PJ Media

Ground Zero Mosque? Tolerance. Confederate Flag on Private Property? Take It Down!

“But let me be clear,” President Obama emphasized (using one of his characteristic verbal tics in his Teleprompted remarks at his White House Ramadan dinner):

As a citizen, and as president, I believe that Muslims have the same right to practice their religion as anyone else in this country. That includes the right to build a place of worship and a community center on private property in lower Manhattan, in accordance with local laws and ordinances. This is America, and our commitment to religious freedom must be unshakable. The principle that people of all faiths are welcome in this country, and will not be treated differently by their government, is essential to who we are. The writ of our Founders must endure.

Just in case the president’s commitment to the principle of governmental neutrality was still not clear, he continued by affirming the principle that our laws must be applied “without regard to race, or religion, or wealth, or status.”

So far as I know, no one in the mainstream press pointed out the utterly transparent falsity of Obama’s professed dedication to the principle that “in this country” everyone must treated by the government “without regard to race.” Ever since “affirmative action” morphed into racial preferences, it has been official government policy in this country to treat some people better and others worse because of their race, and Obama, who has staffed his administration with dedicated preferentialists, has never encountered a race preference policy that he opposed. And he has opposed every attempt to eradicate them.

Despite what he had taken such pains to “be clear” about, the next day the president narrowed his mosque remarks (Politico) or expanded them (The Hill), claiming that he was defending only the right but not the wisdom of the mosque near Ground Zero.

Whatever the president’s intent — before, during, or after his speech — certainly liberalism, inc. (the mainstream media, academia, most Democrats, etc.) insinuated or asserted that it was hateful, intolerant, and downright un-American to oppose the Ground Zero mosque. “We may not always agree with every one of our neighbors,” intoned New York City Mayor Michael Bloomberg in a typical expression of this view, but:

[T]hat’s life and it’s part of living in such a diverse and dense city. But we also recognize that part of being a New Yorker is living with your neighbors in mutual respect and tolerance. …

The World Trade Center Site will forever hold a special place in our City, in our hearts. But we would be untrue to the best part of ourselves — and who we are as New Yorkers and Americans — if we said “no” to a mosque in Lower Manhattan.

The problem with these arguments is not that they are wrong, but that no one is arguing the opposite.

Conservatives and others who have opposed the Ground Zero mosque have not demanded that the government step in and say “no.” “No one disputes the right to build; the whole debate is about the propriety, the decency of doing so,” Charles Krauthammer explained.

Similarly, Dexter Mack, president of the local civic association, hopes the protests will dissuade the “insensitive” from introducing something in his neighborhood that most of his neighbors find “offensive,” even though they have the legal right to do so.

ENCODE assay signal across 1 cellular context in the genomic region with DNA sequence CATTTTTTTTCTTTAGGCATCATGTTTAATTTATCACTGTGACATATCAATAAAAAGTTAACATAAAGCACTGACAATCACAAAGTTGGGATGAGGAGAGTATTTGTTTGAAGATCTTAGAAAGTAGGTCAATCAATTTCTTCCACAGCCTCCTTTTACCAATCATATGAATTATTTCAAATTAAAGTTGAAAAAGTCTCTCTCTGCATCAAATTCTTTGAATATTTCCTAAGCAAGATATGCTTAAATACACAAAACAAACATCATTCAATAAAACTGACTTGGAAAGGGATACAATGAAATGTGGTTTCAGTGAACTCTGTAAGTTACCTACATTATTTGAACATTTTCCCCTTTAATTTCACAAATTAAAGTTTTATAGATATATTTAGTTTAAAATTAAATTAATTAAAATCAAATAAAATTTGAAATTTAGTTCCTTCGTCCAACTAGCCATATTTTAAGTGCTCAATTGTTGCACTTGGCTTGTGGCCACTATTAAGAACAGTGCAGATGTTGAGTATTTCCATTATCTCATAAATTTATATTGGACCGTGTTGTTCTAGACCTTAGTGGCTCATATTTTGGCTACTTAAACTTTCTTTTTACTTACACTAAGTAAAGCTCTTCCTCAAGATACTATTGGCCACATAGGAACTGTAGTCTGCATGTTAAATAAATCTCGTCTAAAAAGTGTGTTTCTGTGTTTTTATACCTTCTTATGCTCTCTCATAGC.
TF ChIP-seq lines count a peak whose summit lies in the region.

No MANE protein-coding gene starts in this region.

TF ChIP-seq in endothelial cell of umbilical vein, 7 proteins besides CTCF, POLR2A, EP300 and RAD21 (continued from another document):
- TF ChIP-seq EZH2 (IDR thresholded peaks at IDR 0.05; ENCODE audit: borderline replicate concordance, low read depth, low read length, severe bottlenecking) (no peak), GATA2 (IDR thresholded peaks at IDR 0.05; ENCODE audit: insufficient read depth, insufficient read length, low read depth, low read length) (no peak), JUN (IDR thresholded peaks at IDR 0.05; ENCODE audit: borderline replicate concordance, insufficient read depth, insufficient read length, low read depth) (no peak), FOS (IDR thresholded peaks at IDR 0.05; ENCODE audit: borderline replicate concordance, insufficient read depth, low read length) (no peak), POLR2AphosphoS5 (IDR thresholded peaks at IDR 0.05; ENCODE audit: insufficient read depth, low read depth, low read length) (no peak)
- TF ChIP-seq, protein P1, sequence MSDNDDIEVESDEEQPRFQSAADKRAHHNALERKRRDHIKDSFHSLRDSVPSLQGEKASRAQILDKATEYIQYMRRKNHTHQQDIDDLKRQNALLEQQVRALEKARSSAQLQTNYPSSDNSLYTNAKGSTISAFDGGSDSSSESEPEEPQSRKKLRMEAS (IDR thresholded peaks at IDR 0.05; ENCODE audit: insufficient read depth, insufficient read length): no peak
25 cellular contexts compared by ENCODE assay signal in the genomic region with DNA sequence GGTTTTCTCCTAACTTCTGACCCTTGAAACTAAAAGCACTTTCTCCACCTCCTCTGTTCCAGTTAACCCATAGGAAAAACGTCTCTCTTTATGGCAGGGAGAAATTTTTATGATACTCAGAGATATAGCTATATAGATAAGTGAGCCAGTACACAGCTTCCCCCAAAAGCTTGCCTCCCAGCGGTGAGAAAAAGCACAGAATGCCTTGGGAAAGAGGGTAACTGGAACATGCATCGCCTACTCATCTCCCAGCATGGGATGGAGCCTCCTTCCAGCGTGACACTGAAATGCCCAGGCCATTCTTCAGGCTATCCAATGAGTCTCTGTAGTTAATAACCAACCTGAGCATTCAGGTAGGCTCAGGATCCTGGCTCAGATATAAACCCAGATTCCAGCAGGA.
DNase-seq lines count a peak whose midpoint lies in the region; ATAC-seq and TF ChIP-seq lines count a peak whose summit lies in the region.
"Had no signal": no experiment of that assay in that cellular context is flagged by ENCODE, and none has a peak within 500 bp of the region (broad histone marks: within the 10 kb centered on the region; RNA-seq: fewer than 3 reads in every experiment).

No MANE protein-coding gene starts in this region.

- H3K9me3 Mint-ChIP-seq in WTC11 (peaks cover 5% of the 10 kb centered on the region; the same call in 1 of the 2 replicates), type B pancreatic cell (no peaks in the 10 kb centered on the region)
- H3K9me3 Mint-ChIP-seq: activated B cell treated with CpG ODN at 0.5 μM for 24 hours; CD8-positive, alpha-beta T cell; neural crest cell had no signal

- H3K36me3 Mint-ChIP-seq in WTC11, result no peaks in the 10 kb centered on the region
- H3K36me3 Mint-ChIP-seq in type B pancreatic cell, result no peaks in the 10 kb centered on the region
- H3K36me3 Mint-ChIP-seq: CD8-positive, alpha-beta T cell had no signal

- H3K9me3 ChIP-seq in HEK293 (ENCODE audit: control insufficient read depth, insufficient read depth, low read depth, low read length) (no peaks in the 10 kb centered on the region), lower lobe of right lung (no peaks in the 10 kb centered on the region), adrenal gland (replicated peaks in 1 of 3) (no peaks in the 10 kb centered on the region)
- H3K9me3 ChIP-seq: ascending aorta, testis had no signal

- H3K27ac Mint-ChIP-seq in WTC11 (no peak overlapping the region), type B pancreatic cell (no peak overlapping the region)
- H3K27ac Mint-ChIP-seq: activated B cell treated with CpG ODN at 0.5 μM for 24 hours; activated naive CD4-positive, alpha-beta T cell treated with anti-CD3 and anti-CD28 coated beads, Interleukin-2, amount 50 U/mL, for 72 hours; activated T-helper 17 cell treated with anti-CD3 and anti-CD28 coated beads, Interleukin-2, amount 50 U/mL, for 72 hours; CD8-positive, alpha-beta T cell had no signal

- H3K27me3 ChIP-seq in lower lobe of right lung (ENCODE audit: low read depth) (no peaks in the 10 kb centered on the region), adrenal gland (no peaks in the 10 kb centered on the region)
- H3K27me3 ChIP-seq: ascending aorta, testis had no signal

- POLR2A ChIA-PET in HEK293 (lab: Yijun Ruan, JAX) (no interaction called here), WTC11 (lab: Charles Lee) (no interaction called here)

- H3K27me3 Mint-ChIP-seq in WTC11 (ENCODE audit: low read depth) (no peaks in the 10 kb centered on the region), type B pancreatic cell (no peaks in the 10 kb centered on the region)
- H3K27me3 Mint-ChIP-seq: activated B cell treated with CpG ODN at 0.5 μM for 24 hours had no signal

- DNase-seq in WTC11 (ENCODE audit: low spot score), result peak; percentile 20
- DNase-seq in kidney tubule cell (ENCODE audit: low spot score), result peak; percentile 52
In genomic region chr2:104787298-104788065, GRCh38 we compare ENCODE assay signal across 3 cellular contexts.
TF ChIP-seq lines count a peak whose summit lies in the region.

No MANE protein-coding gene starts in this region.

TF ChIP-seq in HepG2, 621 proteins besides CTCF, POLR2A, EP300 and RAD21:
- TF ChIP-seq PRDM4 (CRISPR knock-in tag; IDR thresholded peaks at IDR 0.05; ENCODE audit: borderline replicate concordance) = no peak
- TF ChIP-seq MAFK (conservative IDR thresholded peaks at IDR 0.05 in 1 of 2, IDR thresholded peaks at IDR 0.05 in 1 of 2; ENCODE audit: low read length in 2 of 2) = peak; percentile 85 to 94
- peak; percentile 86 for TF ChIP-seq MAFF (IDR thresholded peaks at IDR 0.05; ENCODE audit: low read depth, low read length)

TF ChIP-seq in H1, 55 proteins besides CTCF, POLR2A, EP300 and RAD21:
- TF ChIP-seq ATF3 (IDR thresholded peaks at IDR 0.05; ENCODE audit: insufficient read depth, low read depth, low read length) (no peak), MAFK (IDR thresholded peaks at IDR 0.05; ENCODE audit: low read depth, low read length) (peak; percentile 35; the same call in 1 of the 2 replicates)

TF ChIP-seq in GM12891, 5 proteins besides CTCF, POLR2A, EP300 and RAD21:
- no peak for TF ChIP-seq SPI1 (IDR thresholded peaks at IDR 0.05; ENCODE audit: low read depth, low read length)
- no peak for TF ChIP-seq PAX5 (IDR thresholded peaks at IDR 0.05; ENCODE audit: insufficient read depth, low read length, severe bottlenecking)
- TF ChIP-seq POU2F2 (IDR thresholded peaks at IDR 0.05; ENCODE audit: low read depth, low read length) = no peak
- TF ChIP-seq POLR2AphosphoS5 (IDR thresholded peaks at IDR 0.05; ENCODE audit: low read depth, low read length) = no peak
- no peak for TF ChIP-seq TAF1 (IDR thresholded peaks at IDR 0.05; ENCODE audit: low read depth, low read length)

If you haven’t encountered Mr. Mack in reading about the controversy over the mosque, that’s because his neighborhood is not in lower Manhattan. He lives in the Brownsville neighborhood of Summerville, South Carolina. His objection is to the insistence of a new neighbor, Annie Chambers Caddell, who is white, on flying a Confederate flag on her house.

Caddell said she is terminally ill and came home to Summerville to die so she doesn’t care to fight over “dumb stuff.”

Caddell says the flag represents her birthright, her home and her heritage.

Ms. Caddell explained to a reporter:

That flag means a lot more to me than anything I can describe to you. … It’s my heritage and it’s my right.

James Patterson, a black man who lives next door, agrees that she has the right, like the critics of the Ground Zero mosque. Also like those critics, he says that exercising that right is “insensitive”:

“I know she has a legal right to do that on her property. But just because it’s legally right doesn’t make it morally right,” said Patterson, who is black.

I wonder how many liberals who think it insensitive and un-American to oppose the Ground Zero mosque are ready to stand in solidarity with Annie Chambers Caddell. I suspect not very many.

By contrast, I suspect most conservatives would say to her what they say to those who insist that the only location they will accept for their mosque is the very spot where it will antagonize the most people. I know I would, even though I grew up happy in a place and time where most people I knew thought “damnyankee” was one word. Why go out of your way to offend your neighbors?

In short, there is nothing inconsistent in our recognizing how important that flag is to her, and tolerating her veneration of it, while suggesting that she restrict its display to the inside of her house, where after all she would see it more often while not riling up her neighbors.

Civility, in short, should have a strong claim on our affections. I believe we can, and should, give it its due, and I believe we can do that without surrendering our rights to every heckler’s veto that comes along.